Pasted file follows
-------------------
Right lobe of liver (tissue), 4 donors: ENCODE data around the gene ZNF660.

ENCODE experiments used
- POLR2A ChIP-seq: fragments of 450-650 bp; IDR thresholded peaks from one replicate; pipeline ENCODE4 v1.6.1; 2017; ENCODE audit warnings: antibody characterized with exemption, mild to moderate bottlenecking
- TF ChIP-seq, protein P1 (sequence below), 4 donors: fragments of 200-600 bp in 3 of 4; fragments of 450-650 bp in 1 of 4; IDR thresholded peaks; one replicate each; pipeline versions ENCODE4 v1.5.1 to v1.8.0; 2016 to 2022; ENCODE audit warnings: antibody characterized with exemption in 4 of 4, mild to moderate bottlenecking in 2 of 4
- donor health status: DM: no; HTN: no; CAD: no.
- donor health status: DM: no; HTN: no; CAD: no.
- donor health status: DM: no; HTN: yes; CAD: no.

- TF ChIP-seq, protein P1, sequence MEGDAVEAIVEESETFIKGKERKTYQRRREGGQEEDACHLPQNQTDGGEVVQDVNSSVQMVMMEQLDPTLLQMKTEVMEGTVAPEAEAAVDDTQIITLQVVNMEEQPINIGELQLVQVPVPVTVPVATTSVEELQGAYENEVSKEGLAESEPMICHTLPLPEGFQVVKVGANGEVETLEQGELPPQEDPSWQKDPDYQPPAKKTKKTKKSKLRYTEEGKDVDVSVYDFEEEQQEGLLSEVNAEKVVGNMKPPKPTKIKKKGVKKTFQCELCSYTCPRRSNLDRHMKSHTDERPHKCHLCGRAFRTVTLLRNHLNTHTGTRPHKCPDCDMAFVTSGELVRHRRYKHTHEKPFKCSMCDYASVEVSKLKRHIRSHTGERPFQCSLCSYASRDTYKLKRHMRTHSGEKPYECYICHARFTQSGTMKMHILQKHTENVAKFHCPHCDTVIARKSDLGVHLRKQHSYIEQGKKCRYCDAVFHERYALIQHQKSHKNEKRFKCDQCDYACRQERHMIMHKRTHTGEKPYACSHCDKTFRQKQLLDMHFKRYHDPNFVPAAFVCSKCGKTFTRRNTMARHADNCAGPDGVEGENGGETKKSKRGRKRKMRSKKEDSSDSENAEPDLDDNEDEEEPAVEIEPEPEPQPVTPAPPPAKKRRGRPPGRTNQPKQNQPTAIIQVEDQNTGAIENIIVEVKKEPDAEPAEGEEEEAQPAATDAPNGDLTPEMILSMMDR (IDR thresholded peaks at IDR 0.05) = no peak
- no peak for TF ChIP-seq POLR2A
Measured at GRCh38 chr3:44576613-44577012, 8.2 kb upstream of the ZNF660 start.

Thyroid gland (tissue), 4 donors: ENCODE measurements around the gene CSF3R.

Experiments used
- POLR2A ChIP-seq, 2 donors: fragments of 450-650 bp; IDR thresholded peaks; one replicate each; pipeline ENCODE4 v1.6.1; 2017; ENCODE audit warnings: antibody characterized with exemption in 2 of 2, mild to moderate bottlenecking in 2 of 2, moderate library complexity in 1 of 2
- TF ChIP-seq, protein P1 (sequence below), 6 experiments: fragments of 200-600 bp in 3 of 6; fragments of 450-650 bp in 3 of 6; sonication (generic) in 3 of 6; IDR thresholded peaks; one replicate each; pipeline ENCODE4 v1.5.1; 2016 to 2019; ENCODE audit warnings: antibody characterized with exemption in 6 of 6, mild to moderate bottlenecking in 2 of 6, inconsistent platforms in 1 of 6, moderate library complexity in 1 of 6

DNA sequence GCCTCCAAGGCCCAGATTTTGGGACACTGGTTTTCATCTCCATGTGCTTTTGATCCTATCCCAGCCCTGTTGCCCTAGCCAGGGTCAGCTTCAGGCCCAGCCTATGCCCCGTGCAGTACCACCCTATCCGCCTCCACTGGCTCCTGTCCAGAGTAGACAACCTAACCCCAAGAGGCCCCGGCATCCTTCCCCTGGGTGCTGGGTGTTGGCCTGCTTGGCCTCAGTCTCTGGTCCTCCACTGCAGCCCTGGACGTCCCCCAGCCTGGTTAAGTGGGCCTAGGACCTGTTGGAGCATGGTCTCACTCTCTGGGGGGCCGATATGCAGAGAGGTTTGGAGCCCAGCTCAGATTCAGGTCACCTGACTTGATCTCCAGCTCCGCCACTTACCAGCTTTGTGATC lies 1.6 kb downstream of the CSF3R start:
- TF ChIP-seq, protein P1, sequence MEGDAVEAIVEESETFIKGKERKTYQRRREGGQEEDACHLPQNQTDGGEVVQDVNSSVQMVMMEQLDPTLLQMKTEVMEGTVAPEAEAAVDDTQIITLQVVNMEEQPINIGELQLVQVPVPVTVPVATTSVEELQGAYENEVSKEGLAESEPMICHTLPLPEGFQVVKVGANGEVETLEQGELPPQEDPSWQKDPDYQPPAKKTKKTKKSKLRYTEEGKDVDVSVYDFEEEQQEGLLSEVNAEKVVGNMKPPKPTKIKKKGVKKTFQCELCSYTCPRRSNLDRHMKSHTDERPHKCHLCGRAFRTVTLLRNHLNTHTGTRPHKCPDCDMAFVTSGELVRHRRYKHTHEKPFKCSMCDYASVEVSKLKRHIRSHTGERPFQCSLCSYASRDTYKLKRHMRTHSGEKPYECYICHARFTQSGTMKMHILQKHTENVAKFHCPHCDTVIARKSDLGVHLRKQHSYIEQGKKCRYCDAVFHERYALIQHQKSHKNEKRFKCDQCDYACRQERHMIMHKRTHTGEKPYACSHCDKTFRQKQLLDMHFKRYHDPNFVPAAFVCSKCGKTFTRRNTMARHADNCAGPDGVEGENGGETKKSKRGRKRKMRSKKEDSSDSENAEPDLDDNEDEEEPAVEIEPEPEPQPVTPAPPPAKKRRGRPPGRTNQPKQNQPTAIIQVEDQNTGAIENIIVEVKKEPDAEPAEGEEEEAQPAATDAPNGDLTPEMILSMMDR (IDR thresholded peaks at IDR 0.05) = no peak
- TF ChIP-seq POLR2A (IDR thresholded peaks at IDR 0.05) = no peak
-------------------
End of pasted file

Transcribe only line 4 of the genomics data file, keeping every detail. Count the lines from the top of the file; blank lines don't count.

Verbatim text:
- TF ChIP-seq, protein P1 (sequence below), 4 donors: fragments of 200-600 bp in 3 of 4; fragments of 450-650 bp in 1 of 4; IDR thresholded peaks; one replicate each; pipeline versions ENCODE4 v1.5.1 to v1.8.0; 2016 to 2022; ENCODE audit warnings: antibody characterized with exemption in 4 of 4, mild to moderate bottlenecking in 2 of 4